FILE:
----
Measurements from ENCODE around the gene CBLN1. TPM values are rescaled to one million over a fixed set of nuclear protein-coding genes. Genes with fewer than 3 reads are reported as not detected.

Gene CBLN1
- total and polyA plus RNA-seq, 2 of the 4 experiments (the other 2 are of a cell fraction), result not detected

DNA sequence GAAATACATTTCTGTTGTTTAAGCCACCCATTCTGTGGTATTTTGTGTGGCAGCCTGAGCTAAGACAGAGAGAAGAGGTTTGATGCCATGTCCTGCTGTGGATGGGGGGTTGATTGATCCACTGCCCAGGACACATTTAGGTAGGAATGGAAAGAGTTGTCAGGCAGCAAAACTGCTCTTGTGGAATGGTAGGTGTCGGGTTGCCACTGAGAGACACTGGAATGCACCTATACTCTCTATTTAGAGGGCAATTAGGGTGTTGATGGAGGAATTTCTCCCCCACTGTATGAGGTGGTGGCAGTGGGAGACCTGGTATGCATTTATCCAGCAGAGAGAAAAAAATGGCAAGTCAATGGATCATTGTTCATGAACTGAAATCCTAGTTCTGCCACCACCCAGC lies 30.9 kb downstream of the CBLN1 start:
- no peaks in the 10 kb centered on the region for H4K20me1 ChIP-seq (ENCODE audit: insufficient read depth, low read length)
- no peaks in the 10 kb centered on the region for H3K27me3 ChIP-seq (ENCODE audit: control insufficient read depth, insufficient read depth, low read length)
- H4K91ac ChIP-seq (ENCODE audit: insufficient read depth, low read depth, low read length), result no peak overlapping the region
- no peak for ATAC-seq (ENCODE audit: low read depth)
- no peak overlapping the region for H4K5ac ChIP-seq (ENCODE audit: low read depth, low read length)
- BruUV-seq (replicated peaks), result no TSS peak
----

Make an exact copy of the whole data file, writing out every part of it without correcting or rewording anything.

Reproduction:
Measurements from ENCODE around the gene CBLN1. TPM values are rescaled to one million over a fixed set of nuclear protein-coding genes. Genes with fewer than 3 reads are reported as not detected.

Gene CBLN1
- total and polyA plus RNA-seq, 2 of the 4 experiments (the other 2 are of a cell fraction), result not detected

DNA sequence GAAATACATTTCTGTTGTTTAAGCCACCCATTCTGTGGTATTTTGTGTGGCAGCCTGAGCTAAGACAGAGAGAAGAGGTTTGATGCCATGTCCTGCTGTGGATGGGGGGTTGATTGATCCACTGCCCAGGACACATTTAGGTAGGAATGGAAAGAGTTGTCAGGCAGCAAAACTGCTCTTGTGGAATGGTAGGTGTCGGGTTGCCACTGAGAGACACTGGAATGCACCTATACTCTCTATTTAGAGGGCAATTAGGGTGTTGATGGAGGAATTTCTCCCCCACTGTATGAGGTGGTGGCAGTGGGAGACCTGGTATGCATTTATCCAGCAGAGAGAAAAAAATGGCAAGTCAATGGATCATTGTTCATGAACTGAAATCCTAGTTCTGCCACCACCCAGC lies 30.9 kb downstream of the CBLN1 start:
- no peaks in the 10 kb centered on the region for H4K20me1 ChIP-seq (ENCODE audit: insufficient read depth, low read length)
- no peaks in the 10 kb centered on the region for H3K27me3 ChIP-seq (ENCODE audit: control insufficient read depth, insufficient read depth, low read length)
- H4K91ac ChIP-seq (ENCODE audit: insufficient read depth, low read depth, low read length), result no peak overlapping the region
- no peak for ATAC-seq (ENCODE audit: low read depth)
- no peak overlapping the region for H4K5ac ChIP-seq (ENCODE audit: low read depth, low read length)
- BruUV-seq (replicated peaks), result no TSS peak